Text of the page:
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We’re tired, anxious and struggling — We need to open our hearts to hear your word: Laura Kelly Fanucci

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People in Washington walk near a temporary memorial for the victims of COVID-19 Oct. 23, 2020. Each day the artist adds new flags and changes the numbers to the installation as the death toll rises. As of Oct. 29, nearly 230,000 Americans have died from the disease. (CNS photo/Tyler Orsburn)

Lord, we’re tired. Overwhelmed. Anxious. Uncertain.

Laura Kelly Fanucci writes the “Faith at Home” column for Catholic News Service. (CNS photo/courtesy Laura Kelly Fanucci)

This year has brought massive changes to our families. Work, school, church — all of it looks different now. Our kids are struggling to understand, accept and adapt. We’re struggling, too.

How can we help our families when we need support for ourselves? How can we teach our kids to pray when we’re wrestling with faith right now, too? Where do we start when everything feels like it’s unraveling around us?

Here is one answer you gave us:

“He was praying in a certain place, and when he had finished, one of his disciples said to him, ‘Lord, teach us to pray just as John taught his disciples.’ He said to them, ‘When you pray, say: Father, hallowed be your name, your kingdom come. Give us each day our daily bread and forgive us our sins for we ourselves forgive everyone in debt to us, and do not subject us to the final test'” (Lk 11:1-4).

Each line of Scripture can speak to us today, Lord. Open our hearts to hear your word.

“He was praying in a certain place.”

Remind us that our circumstances and contexts don’t have to be barriers to prayer. Keep drawing us to you in our own particular places, just as you would leave behind the chaos and crisis of the crowds to pray alone.

“Lord, teach us to pray.”

Humble our hearts to ask you to teach us. When we don’t know what to do or where to go, nudge us to ask for help. Let us be open to receive and willing to learn. Comfort us to remember we aren’t alone, that we all need your grace and guidance to keep going.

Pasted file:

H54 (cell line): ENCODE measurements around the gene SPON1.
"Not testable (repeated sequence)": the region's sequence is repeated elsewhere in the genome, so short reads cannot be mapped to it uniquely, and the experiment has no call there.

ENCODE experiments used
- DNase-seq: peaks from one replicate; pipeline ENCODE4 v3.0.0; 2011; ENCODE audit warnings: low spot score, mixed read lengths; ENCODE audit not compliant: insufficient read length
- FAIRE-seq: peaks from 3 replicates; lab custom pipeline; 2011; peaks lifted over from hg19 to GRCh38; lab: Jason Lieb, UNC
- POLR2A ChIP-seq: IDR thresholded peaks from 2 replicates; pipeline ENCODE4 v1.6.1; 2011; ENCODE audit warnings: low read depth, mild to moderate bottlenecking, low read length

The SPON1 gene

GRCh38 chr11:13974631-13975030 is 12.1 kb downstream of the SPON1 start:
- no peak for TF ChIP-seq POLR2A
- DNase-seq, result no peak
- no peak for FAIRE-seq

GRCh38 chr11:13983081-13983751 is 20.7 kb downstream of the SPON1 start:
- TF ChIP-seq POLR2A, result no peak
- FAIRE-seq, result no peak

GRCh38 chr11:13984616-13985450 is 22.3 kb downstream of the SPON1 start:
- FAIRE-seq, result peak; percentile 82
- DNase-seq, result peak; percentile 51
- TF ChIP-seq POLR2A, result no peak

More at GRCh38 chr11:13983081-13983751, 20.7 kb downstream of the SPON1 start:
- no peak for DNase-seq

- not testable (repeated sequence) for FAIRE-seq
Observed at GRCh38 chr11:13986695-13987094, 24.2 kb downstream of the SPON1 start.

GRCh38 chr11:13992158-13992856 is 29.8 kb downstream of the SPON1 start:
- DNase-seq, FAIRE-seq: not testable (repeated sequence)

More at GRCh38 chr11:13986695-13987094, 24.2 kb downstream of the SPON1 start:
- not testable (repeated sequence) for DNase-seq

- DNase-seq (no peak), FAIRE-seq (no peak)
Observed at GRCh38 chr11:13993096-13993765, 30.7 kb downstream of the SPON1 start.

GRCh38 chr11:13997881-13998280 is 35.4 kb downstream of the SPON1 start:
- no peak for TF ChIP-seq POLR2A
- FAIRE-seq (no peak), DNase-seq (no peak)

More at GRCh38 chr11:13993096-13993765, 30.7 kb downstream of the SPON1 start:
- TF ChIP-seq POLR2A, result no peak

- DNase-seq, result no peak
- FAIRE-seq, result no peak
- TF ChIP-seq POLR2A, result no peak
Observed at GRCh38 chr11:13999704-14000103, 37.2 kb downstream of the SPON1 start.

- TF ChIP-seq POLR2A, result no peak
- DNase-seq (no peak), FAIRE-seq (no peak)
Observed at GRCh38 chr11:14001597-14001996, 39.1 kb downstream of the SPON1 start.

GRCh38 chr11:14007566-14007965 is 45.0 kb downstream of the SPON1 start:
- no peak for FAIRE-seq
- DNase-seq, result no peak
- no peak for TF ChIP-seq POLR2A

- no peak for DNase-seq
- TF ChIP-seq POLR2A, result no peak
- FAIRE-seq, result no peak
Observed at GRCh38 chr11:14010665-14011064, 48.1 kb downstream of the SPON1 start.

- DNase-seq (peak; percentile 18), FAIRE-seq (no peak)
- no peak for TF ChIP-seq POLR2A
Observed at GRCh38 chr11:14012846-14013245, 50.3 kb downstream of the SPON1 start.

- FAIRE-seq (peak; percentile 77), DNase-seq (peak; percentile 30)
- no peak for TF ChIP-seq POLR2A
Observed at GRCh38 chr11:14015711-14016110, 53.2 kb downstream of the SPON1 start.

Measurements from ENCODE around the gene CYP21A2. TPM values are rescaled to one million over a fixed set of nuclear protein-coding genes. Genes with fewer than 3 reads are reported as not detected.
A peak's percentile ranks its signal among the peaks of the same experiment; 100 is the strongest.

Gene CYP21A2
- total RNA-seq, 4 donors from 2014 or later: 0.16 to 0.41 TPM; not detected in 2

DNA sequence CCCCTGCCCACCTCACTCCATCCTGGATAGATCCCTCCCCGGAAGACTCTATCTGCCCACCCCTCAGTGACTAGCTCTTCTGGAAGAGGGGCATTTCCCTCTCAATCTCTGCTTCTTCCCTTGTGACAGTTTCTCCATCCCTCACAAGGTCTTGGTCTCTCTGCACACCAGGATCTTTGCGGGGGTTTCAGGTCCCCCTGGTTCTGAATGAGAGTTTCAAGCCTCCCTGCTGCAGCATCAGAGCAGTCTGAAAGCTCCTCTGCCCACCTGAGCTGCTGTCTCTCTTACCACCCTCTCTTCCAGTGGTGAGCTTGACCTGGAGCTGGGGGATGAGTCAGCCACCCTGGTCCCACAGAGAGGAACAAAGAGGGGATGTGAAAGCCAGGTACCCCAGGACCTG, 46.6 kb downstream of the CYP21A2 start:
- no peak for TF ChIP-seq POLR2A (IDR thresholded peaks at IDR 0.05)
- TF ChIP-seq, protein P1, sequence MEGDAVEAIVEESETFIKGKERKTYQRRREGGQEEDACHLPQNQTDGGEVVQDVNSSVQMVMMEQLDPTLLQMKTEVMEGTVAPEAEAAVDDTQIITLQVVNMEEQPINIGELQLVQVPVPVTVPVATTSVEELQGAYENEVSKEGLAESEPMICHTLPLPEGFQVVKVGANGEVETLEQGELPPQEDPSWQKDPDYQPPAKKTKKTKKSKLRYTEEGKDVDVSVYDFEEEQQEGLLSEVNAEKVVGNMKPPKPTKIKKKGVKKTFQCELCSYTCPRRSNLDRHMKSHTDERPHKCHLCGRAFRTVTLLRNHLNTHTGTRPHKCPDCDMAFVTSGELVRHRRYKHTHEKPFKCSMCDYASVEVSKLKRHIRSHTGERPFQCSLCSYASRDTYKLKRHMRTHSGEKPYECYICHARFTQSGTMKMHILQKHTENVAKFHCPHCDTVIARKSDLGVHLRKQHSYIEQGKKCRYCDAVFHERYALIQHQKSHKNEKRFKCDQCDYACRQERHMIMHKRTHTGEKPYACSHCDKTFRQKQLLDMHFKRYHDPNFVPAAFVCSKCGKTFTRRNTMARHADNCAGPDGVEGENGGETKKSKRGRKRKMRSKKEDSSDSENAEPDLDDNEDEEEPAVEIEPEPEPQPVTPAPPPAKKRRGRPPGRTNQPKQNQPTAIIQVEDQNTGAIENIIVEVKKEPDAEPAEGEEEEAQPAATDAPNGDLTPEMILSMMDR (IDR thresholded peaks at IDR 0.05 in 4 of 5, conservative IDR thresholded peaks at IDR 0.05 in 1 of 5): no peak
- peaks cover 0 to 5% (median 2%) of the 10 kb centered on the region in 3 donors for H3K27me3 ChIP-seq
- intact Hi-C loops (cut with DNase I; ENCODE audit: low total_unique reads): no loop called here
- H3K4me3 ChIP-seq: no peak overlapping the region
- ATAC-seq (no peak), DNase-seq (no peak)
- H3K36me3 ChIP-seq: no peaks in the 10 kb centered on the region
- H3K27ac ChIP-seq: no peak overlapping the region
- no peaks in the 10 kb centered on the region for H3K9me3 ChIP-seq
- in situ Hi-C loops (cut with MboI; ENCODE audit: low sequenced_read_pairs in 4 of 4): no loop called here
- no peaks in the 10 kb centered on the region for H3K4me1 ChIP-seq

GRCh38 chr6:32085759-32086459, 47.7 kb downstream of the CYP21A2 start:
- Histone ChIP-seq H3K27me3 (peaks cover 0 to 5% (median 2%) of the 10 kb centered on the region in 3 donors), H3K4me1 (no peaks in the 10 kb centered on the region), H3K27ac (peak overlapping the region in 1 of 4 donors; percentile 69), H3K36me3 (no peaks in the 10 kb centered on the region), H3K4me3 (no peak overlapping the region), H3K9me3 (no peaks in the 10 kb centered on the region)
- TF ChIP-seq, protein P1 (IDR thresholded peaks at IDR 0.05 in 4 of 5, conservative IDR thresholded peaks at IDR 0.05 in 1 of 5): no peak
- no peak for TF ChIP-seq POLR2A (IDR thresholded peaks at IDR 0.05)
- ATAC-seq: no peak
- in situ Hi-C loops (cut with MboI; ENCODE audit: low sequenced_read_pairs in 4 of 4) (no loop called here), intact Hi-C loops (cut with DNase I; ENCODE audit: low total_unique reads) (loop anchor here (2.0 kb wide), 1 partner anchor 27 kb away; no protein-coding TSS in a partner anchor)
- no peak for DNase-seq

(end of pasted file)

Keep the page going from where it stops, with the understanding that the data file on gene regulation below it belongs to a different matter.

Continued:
“When you pray, say: Father, hallowed be your name, your kingdom come.”

Help us to start simply. To begin each day and each prayer by calling out to you. To praise your name and put you first. To remember that we are your beloved children. To hope in your goodness, trust in your promise and surrender to your ways.

“Give us each day our daily bread.”

Let us see all the goodness of life — even time and food — as gifts from you. Let us ask for enough for today, and trust that tomorrow will take care of itself. Let us be open to receive you: in sacraments, in Scripture and in sustenance for our bodies and minds. Let us pray not just for ourselves and our families, but for all who are in need.

“Forgive us our sins for we ourselves forgive everyone in debt to us.”

Guide us to confession and forgiveness. Be merciful with our fumbling, failures and fears. Help us to forgive ourselves, our families and all those we struggle to love. Guide our feet to the path of your healing, and teach us to work and serve each day in the light of your love.

“Do not subject us to the final test.”

Have mercy on us. Protect us. Stay with us through the end.

Bring us back each day to these holy words. Help us teach them to our children, to pray them when we are at home and when we are away.

Most of all, Lord, be present to us wherever we are — as parents, guardians, grandparents, godparents and all who love, teach or raise young people in today’s tumultuous world. May we trust that we and the children we love are always in your care, that your peace is always only a prayer away.

Amen.